Public Engagement

Why use public engagement?

Researchers' reasons to engage are varied, but usually come with one of three purposes in mind:

  • To transmit knowledge to others
  • To receive knowledge from others
  • To collaborate with others to co-produce knowledge

The benefits of public engagement are many and commonly include:

  1. Improving the quality and impact of research
  2. Meeting funders' requirements - public engagement is recognised as a route to impact through Pathways to Impact statements
  3. Raising aspirations of those publics engaged 
  4. Challenging the Academy's assumptions, sharpening thinking and injecting energy
  5. Building trust in emerging research areas
  6. Developing researchers' transferable skills (e.g. communication and project management)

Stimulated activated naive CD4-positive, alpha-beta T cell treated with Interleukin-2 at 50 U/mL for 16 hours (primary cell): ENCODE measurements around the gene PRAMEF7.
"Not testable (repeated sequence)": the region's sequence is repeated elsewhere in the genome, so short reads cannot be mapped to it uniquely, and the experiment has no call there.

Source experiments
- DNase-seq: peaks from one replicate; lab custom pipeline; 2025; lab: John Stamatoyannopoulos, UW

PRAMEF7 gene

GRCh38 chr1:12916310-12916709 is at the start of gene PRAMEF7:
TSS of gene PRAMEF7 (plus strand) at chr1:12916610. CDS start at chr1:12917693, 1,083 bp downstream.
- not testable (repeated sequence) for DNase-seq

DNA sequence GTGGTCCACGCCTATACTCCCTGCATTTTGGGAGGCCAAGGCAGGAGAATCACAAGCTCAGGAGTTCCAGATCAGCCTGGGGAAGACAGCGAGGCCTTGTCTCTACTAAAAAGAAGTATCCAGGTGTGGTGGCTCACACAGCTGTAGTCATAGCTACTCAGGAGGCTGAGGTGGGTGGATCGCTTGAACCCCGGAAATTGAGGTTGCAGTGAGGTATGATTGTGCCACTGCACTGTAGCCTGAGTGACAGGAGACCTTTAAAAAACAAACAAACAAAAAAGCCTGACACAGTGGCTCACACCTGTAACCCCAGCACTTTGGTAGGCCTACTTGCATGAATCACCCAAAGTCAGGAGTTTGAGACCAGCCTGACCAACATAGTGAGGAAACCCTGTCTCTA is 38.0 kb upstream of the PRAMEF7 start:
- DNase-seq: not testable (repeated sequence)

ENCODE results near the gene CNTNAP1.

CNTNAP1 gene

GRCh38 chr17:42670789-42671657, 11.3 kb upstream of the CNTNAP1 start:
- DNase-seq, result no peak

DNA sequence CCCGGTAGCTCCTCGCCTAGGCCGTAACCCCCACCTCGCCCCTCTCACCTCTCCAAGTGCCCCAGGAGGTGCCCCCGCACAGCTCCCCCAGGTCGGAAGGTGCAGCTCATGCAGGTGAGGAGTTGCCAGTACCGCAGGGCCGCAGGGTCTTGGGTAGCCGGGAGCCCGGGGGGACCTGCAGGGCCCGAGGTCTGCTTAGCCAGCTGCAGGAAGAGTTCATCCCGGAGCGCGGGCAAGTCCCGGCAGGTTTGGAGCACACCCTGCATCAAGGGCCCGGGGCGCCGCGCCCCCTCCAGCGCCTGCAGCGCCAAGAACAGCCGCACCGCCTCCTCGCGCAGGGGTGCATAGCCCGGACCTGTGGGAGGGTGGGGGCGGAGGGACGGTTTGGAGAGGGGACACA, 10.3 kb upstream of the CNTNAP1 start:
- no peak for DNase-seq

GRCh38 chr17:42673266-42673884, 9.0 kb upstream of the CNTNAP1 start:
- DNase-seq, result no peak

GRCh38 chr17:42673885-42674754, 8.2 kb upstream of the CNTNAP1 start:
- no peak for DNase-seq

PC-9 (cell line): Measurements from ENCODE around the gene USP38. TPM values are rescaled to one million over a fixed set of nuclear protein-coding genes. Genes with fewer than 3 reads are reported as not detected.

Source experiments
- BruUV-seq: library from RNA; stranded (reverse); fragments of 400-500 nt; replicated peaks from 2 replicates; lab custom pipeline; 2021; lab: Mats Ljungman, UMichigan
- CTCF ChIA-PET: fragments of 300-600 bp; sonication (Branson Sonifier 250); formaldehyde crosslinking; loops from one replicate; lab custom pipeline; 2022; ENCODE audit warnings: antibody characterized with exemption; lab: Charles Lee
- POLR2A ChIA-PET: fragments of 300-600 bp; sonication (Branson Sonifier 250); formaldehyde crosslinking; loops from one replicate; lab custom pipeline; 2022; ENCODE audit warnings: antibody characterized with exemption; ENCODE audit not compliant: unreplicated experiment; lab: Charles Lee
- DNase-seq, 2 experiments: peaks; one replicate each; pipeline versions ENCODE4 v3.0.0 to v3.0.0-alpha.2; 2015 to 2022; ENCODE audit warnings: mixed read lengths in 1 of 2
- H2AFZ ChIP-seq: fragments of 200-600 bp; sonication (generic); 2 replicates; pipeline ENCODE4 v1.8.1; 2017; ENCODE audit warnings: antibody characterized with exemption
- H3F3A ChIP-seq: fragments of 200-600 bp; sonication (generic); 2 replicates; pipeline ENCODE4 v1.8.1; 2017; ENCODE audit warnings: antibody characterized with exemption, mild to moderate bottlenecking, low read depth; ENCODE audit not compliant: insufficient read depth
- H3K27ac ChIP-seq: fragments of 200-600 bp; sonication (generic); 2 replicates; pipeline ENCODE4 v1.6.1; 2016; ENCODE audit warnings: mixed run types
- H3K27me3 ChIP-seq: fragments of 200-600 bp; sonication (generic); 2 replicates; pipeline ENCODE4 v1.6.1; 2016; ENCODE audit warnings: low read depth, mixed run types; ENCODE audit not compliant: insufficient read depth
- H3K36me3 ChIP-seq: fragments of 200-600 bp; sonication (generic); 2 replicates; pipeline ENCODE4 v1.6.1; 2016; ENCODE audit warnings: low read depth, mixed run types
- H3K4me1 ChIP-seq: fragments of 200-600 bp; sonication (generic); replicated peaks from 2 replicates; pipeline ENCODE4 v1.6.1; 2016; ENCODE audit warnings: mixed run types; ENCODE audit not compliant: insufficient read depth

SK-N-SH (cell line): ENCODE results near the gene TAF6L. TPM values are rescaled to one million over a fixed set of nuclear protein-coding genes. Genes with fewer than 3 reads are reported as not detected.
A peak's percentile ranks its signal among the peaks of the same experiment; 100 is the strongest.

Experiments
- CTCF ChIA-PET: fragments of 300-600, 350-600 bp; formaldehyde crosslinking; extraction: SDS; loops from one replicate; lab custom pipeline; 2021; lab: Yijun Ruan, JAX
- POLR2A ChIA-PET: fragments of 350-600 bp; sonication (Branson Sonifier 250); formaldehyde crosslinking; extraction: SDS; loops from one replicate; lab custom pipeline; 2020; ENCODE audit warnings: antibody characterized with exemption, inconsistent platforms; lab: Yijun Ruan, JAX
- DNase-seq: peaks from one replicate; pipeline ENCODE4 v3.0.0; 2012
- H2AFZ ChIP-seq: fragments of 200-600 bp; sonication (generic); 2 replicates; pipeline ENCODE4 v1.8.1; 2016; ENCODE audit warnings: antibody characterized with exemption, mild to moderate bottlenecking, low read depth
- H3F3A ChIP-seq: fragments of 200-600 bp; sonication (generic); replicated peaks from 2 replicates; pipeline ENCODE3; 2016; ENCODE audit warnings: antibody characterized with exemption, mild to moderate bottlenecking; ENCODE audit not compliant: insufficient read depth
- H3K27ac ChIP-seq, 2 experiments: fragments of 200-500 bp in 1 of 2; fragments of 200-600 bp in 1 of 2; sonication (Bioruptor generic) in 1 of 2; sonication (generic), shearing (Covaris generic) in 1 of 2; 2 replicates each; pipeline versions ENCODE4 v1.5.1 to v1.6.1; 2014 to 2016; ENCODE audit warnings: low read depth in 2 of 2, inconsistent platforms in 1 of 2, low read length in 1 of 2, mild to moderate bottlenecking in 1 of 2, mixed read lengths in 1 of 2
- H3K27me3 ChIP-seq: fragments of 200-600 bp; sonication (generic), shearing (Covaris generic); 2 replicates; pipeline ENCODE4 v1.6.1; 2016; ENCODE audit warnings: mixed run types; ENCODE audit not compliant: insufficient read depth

7. Contributing to accountability, as the public fund much research
  8. Improving relationships between universities and their local communities 

Engagement not only impacts on the public involved but also brings benefit to research and researcher alike. To showcase this, we've devised a series of researcher case studies wherein researchers explain:

  • why they undertake engaged research;
  • how they and their research has benefitted and;
  • what they've learnt from engaging.

Public engagement can make a long term and strategic impact on institutions and our research strategy upholds our commitment to:

Maximise the intellectual, scientific, economic, social and cultural impacts of our research, engaging with research users as appropriate throughout the research process.